But the next morning, surprisingly, there he was with the others. Oh, well, the flock would go back over the hill again today and that would be that, for sure this time. But, no, the next morning, there he was, tough little guy, 3 days without milk and still going. I give in and mixed up some milk replacer, which he eagerly drank. A lamb on milk replacer is a money loser; I would get no return from this one. Sentimental that I am, I continue to feed him. This is a mistake…why am I doing this?


My intern Einat loves Ugh. He bobs over looking awry and charms her. “Ugh,” I say scowling, “I want you to gain 30 pounds so I can get you to the slaughterhouse!” “No, no,” Einat protests, “You can’t kill Ugh.” Oh, yes, give him more oats and get him fat. But he doesn’t grow, he just gets uglier.


One day Einat and I gather wild mint down near the pond. I tell her of a Native American foraging tradition: to keep this mint community and ourselves in good health, we must never pick the scrawniest, droopiest mint stalk because that’s the good luck charm of the mint, the protector, the healer…. Einat interrupts my story: “You mean, like Ugh.” I almost fell over into the water. Ugh, I knew there was a reason, I just didn’t know why!


Books  I’d Recommend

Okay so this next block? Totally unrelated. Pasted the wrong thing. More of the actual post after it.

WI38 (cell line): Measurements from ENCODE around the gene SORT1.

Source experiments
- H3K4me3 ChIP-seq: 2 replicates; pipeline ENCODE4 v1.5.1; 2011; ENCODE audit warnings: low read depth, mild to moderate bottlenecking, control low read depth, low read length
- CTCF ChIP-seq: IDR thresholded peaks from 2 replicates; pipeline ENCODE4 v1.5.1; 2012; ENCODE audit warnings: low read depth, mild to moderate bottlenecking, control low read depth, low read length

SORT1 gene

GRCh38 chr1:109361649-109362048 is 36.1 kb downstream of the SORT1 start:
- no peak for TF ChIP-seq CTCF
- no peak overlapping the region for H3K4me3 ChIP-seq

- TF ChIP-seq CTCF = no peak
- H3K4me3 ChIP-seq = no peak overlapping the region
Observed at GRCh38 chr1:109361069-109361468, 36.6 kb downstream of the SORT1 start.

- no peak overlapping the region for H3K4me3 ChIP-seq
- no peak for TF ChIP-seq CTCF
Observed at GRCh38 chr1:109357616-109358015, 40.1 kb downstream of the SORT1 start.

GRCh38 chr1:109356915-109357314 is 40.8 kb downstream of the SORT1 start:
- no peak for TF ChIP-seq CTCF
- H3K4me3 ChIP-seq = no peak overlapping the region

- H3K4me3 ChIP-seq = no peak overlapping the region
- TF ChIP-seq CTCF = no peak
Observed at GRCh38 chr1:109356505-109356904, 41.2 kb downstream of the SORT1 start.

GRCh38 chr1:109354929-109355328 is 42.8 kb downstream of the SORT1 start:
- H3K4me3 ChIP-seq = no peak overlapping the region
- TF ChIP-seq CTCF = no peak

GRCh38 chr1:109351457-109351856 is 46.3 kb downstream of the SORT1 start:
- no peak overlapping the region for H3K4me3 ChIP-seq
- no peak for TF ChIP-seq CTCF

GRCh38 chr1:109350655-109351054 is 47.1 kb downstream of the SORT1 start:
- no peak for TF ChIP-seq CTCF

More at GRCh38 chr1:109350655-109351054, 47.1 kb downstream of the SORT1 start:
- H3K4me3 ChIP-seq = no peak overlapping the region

The Power of Full Engagement  by  Jim Loehr and Tony Schwarz, New York, Simon & Schuster, Inc., 2003, $26.00.


A reader of my newsletter suggested this bestseller on managing your life to the greatest level of effective-ness. Much of the program comes from years of work with such athletes as Monica Seles and Ernie Els.


Loehr and Schwarz’ approach is to manage energy, not time.  They point out the need to balance energy expenditure with intermittent energy renewal.  They encourage the creation of highly specific, positive energy management rituals—something akin to Covey’s Seven Habits, but a bit more concrete. 

The writing is clear and lacks the “leap of faith” so many self-improvement books require.  The authors’ examples of how we lose control of our energy expenditures and how many corporate executives become preoccupied with the near term echoed  many of the coaching situations we see at G&S.   


The ultimate test of any self-help book (or perhaps any book) is whether it gives the reader new ideas or insights into his or her own life.    For me, this book accomplishes that test.